The Empowerment Illusion: One of the plagues that can undermine an employee’s development is thinking we are empowering them, when in fact, we are pacing their learning to what we are comfortable with. We half-heartedly do what is necessary for true empowerment, sometimes because there is still an underlying sense of fear…fear that the person will fail, fear that it will be your a$s on the line for it, and rarely…fear of their success. While attempts can feel like steps in the right direction, it is usually a path that adds more confusion for the team than an infusion of ownership.
Empowering people is a must, and leaders agree with this. The illusion of empowerment is not typically intentional…as the preference is empowerment. What gets in the way is that people are not ‘all in’ when they empower. This is when the team gets confused, or worse…they become indifferent over time because they do see the illusion.
There are six parts contributing to the Empowerment Illusion. Today, let’s start with one of its biggest culprits: Delegation.
Delegating Sincerely…the right way
What most people do: Most people delegate somewhat blindly. As a result, they are subconsciously very worried about what is going to happen and end up interrupting the delegate’s actions…confusing everyone. The act of delegating does not mean you have empowered them, it depends on how thoughtful you were about it.
When we delegate, we are looking to maximize its benefits:
- teaching someone a new skill,
- create continuity and understanding by communicating the desired outcome,
- why the desired outcome is important
- being able to let go (particularly of how the results are achieved),
- keeping a pulse on progress at first is ok, but resist the temptation to intervene (feedback conversations serve well here, as teachable moments).
Typical infractions in delegation can do more harm than good if it leads to distrust rather than promote trust.
What you should do instead: Delegate Sincerely: Involvement leads to caring leads to ownership. Simple as that. Be generous and methodical with delegation, set them up for success. Here’s how:
- Know your desired outcomes: in two regards.
- The task itself: clear deliverables are established and communicated
- The point of the delegation: what do you want them to learn? Can you allow for space so the learning can happen, even if it unfolds differently than you are comfortable with?
- Check in for questions: People will often be hesitant to ask questions because they do not want you to be worried about their knowledge on the subject. Since we don’t want them lost from the start, reassuring that questions are welcome, put them at ease and they can begin with the end clearly in mind.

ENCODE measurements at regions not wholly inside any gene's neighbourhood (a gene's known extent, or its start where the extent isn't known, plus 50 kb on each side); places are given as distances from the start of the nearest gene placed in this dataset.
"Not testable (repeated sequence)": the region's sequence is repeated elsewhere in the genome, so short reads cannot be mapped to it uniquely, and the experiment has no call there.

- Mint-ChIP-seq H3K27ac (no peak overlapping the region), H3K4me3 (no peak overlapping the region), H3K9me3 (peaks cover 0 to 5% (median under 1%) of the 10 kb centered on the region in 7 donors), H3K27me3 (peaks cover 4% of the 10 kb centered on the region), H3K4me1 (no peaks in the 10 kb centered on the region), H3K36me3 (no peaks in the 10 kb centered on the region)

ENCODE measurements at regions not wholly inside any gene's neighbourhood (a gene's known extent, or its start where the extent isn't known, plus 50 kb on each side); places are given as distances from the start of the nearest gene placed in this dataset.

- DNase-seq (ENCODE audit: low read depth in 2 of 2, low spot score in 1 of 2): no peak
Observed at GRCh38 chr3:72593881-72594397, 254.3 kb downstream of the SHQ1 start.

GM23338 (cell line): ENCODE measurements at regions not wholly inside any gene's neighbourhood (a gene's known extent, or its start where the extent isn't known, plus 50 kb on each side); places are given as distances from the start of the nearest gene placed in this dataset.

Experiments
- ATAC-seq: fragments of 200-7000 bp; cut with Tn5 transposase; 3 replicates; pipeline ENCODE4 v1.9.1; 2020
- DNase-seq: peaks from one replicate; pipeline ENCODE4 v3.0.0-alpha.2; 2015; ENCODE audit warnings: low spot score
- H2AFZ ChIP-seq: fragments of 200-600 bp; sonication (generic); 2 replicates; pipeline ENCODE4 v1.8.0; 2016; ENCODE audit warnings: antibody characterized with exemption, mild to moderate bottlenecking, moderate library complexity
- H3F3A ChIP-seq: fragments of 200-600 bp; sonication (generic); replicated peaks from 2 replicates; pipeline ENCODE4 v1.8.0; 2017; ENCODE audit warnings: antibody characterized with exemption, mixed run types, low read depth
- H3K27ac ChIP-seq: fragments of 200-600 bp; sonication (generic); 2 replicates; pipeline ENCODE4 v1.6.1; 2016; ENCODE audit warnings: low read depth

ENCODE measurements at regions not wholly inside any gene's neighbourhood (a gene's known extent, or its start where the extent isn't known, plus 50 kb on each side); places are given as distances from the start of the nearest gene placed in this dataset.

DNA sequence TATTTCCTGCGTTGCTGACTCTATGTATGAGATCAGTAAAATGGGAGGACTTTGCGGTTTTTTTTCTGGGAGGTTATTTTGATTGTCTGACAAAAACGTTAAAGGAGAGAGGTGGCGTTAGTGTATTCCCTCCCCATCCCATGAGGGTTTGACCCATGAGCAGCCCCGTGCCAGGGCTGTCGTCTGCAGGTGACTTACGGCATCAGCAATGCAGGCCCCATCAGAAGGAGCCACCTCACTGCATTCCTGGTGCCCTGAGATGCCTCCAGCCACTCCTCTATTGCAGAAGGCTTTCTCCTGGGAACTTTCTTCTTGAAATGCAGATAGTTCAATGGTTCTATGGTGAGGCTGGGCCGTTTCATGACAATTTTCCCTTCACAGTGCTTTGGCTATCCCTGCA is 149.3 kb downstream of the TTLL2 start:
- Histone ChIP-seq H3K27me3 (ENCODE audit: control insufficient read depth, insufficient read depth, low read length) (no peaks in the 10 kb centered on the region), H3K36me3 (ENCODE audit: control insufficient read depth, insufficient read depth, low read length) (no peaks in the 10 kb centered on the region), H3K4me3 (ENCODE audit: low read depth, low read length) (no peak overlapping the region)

- Concern yourself less with how: Be concerned with their learning. Multiple wonderful things happen when you do this: you display trust, you allow for them to forge their own path, you build confidence by not interfering, you cultivate thinking that is uniquely theirs (which often leads to pleasant surprises!). If we are not mindful, this is where we can get caught up and want to jump in. Neuroscience shows every single person’s brain is different, start embracing this instead of course correcting.
- Feedback: definitely at ‘the end’ to allow for discussion of the process and progress. If needed, feedback can happen throughout the process BUT, you have to be a bit on the suave side to know if they are leaning on you or not.
What happens if you get this right?
- You begin to truly challenge the individual, which then tells you a lot about their character, their strengths, and what they are made of. Once these uncertainties are known, you will find yourself more comfortable delegating as you begin to understand who they are and how they work. This is the foundation of a great team to leader relationship and lays the way for a healthy working partnership.
- As you delegate the right way, you will cultivate progress. Progress is the ultimate ingredient in building confidence by capitalizing on momentum. People feel really good when they make progress, it is very powerful when they see their contribution. It fuels involvement leads to caring leads to ownership. As you delegate sincerely more and more, they know they are truly responsible…pride kicks in along with an incredibly strong sense of worth. There is nothing like seeing someone go from cautious and nervous, to having a strut and swagger due to their increased sense of contribution and worth.
- They cannot blame ‘upper management’ for not understanding, for getting in the way, for ‘not allowing’, or for stifling their creativity. If they are truly given reigns on figuring out how to achieve the what…then it truly is up to them.
If you get this wrong:
I think we all know how this feels…and most likely, we have been on both ends of delegation done the wrong way. Delegating insincerely ends up being a lot more trouble than its worth. You become the helicopter parent who pretends to be letting the little ones out of the nest, but consumed with every step they take. This drains your energy, annoys your people, and while things may ‘get done’, the impact on the employee’s growth is minimal.
This obviously hampers any further team development that can happen, and the opportunities for you to ‘go off and go do’, becomes less and less likely. Soon, you will feel like a babysitter rather than a leader, and your team feels like your walk is different than your talk.
Let's Get This Right!